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NASA Images Suggest Water Still Flows on Mars
dvandorn
post Jan 6 2007, 08:36 AM
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I don't know that the impact rate is enough to cause huge problems for individually pressurized buildings and facilities. On Earth, there are several hundred lightning strikes per second, many of which occur close to buildings and people. And yet, while there is a certain amount of damage (mostly to trees) from lightning strikes every year, rather few people are injured or killed by lightning each year.

Now, compare the frequency of lightning strikes to the frequency of impacts on Mars, and factor in the percentage of those which are large enough (those that make craters of, say, 100m or more in size) to blast you even if they don't hit you directly, vs. those which create craters of only 10 or so meters or less in size (which could land 100 meters away and not damage your habitat), and I bet you're far less likely to get hit by a meteor, or have your domicile destroyed by a close impact, on Mars than it's likely you would get hit by lightning on Earth.

Also, look at the number of pieces of the space shuttle Columbia which fell onto a couple of towns in Texas. Out of all of those pieces, very few actually hit buildings, and *none* hit any human beings. Heck, I don't think there were any documented cases of any pieces hitting any animals, even. So, you can drop a good number of objects onto a fairly densely populated area without actually hitting anyone.

Now, I grant you, if you built big transparent pressure domes on Mars, you'd increase the probability of a meteor causing a depressurization event... but I'd bet you're not going to see anything beyond relatively small metal tubes in Martian colonial building styles for quite a while... smile.gif

-the other Doug


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Guest_AlexBlackwell_*
post Jan 9 2007, 04:39 PM
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Did anyone happen to listen to this Planetary Radio broadcast? I did and discovered a couple of things for first time during the Huntress interview:

1. MGS was the first spacecraft to use aerobraking, not Magellan.
2. THEMIS was an MGS payload and not, as I always suspected, on 2001 Mars Odyssey.
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djellison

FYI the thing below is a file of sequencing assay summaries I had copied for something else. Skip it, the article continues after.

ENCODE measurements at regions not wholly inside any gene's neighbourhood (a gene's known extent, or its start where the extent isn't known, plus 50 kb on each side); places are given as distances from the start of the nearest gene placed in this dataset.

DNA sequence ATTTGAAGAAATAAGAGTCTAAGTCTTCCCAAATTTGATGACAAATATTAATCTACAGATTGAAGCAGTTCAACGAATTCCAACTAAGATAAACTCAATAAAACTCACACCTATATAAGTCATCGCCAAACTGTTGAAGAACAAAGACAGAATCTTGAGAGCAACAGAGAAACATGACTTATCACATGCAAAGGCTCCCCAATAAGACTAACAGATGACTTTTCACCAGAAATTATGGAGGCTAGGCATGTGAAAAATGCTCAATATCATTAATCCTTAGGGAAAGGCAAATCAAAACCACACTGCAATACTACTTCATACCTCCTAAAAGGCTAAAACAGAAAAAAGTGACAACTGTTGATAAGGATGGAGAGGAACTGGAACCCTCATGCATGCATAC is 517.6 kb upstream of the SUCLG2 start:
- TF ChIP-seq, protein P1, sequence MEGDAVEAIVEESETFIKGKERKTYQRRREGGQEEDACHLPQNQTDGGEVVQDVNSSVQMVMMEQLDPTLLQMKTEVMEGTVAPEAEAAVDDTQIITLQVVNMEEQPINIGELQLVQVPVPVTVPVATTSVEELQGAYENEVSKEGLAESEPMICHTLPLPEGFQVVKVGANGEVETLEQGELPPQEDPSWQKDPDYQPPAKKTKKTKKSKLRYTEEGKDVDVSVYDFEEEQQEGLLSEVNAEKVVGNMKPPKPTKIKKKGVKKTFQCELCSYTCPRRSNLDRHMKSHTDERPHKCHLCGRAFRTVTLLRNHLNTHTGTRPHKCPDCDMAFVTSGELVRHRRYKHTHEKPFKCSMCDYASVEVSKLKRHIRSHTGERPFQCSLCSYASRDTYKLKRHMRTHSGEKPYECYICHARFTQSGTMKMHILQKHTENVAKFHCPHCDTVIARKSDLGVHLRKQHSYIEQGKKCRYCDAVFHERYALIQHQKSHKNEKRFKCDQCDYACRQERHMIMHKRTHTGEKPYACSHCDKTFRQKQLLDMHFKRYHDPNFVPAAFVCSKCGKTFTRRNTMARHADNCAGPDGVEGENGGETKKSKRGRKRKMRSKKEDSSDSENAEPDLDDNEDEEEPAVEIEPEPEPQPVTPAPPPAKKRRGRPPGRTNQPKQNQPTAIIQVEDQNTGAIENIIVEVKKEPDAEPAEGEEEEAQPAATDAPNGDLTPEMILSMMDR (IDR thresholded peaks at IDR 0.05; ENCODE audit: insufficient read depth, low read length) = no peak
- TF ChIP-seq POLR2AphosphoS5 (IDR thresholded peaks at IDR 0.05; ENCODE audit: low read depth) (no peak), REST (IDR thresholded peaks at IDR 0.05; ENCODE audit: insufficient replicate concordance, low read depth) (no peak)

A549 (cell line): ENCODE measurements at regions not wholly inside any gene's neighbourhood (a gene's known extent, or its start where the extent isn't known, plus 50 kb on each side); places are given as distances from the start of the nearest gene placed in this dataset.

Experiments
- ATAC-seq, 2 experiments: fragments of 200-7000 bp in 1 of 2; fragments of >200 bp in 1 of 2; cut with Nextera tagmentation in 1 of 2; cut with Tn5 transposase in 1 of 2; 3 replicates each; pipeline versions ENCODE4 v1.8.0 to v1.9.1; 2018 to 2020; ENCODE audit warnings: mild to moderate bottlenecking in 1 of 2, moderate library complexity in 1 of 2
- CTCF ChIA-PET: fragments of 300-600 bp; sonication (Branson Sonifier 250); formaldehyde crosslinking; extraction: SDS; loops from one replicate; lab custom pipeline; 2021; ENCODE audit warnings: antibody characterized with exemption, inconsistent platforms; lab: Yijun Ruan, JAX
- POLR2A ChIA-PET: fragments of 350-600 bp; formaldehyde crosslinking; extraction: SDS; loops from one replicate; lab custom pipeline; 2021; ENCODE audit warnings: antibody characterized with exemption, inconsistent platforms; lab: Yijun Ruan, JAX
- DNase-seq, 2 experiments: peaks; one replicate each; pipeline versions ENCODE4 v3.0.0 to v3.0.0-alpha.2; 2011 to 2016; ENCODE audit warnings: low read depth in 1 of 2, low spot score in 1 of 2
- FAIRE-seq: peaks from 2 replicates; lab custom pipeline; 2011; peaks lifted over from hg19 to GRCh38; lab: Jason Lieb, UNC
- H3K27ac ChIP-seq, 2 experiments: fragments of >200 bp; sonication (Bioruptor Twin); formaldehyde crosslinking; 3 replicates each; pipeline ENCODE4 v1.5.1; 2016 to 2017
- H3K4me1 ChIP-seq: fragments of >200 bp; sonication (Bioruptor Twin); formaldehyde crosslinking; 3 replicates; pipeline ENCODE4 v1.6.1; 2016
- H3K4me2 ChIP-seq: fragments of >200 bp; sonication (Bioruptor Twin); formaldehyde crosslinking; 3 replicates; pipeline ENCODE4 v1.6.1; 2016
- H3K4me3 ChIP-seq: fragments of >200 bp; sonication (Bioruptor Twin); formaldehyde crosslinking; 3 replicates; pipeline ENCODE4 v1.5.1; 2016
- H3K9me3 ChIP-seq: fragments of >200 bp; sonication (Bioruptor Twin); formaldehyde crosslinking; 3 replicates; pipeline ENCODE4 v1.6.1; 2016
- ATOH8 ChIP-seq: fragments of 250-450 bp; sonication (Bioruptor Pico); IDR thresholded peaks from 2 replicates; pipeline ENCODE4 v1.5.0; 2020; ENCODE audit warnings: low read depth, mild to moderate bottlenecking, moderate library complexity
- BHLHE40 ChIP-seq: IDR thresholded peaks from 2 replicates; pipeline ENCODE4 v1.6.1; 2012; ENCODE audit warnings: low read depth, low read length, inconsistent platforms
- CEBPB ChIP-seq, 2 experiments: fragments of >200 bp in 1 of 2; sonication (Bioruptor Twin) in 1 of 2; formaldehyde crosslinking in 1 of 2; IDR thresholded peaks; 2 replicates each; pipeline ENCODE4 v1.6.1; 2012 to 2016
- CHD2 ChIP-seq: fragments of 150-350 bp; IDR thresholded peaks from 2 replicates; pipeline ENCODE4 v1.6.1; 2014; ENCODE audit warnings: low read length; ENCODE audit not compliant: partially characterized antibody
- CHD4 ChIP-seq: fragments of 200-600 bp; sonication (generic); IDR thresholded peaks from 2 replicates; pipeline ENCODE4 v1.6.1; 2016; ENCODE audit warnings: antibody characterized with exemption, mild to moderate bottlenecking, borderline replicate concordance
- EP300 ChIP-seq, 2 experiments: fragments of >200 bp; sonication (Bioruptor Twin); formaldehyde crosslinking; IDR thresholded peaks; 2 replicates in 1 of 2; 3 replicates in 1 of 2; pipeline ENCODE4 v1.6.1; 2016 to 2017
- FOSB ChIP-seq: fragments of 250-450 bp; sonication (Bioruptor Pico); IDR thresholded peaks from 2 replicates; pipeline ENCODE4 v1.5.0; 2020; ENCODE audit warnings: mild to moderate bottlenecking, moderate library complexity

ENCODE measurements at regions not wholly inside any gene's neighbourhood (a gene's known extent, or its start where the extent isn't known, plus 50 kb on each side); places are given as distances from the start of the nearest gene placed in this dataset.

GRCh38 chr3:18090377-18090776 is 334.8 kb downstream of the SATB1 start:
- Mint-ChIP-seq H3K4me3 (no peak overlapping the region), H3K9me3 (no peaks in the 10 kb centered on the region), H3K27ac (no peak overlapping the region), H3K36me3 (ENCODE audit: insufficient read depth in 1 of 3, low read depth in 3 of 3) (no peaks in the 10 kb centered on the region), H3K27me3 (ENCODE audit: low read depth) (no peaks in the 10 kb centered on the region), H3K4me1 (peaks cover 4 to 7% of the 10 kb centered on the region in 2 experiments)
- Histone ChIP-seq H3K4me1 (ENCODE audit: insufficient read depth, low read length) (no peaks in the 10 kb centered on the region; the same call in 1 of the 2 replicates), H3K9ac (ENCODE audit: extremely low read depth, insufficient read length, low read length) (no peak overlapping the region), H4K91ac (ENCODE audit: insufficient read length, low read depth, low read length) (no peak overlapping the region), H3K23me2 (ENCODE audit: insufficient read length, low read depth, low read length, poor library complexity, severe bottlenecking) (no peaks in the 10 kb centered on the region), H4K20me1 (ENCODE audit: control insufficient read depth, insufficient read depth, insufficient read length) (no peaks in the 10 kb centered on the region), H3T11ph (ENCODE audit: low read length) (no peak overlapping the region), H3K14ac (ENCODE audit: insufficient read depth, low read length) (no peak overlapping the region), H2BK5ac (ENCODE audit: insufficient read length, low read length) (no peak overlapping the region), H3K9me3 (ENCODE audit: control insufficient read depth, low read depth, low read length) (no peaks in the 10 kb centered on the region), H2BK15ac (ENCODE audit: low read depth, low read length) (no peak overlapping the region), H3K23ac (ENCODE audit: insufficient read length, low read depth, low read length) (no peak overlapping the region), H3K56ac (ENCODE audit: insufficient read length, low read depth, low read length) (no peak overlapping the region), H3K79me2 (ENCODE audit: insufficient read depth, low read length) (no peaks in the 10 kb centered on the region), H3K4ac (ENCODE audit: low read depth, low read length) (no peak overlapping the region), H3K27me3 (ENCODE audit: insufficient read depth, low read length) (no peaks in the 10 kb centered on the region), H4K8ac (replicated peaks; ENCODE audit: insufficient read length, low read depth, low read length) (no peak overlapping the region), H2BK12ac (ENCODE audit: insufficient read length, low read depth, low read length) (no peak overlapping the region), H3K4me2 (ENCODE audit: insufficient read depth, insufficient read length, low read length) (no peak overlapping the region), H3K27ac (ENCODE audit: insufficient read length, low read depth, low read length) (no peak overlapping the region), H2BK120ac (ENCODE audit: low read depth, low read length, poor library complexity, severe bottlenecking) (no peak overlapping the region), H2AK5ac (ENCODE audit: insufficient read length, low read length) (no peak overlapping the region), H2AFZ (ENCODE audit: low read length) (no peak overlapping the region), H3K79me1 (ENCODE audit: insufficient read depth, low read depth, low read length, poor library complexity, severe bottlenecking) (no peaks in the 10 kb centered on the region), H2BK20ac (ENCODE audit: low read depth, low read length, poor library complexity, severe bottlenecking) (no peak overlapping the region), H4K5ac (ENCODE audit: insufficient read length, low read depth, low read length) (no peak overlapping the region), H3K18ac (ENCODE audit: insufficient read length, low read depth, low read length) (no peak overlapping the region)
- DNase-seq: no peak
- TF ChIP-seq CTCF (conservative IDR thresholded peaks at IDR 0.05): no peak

post Jan 9 2007, 05:09 PM
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Yeah - I spotted that...I put it down to misscommunication between Wes and Matt.

Doug
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Guest_AlexBlackwell_*
post Jan 9 2007, 05:31 PM
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QUOTE (djellison @ Jan 9 2007, 07:09 AM) *
Yeah - I spotted that...I put it down to misscommunication between Wes and Matt.

Undoubtedly, and poor THEMIS. It and 2001 Mars Odyssey get no respect, except as a workhorse relay for MER. I remember when Christensen was a guest several weeks ago, when during the intro THEMIS was assigned to Mars Express (an error which was corrected in the next broadcast).

Aside from that, though, this latest broadcast and Huntress's whole discussion of water on Mars (and even the brief discussion of the new crater results) had a strange tilt to it, at least to me. I guess following Christensen and Edgett and their ultra-precise descriptions of the latest science results has its drawbacks.

This post has been edited by AlexBlackwell: Jan 9 2007, 05:32 PM
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Greg Hullender
post Jan 9 2007, 06:32 PM
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Meteor strikes on Earth aren't unheard of.

http://astro.wsu.edu/worthey/astro/html/im...or/strikes.html

Mrs. Hodges apparently never completely recovered from being hit by one.

--Greg
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climber
post Jan 9 2007, 07:59 PM
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QUOTE (AlexBlackwell @ Jan 9 2007, 05:39 PM) *
Did anyone happen to listen to this Planetary Radio broadcast? I did and discovered a couple of things for first time during the Huntress interview:
1. MGS was the first spacecraft to use aerobraking, not Magellan.
2. THEMIS was an MGS payload and not, as I always suspected, on 2001 Mars Odyssey.


I guess he considers Magellan aerobraking as a test, which, IIRC, it was at the origin since aerobraking was not used to get to primer orbit. May be not that accurate but far from the BBC's stuff.


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Guest_AlexBlackwell_*
post Feb 21 2007, 01:38 AM
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QUOTE (AlexBlackwell @ Dec 8 2006, 10:35 AM) *
Thanks, Tim. Is this figure from the paper "Evidence for aqueous deposition of hematite and sulfate-rich light-toned layered deposits in Aureum and Iani Chaos," which you and A. Deanne Rogers have submitted to JGR-Planets?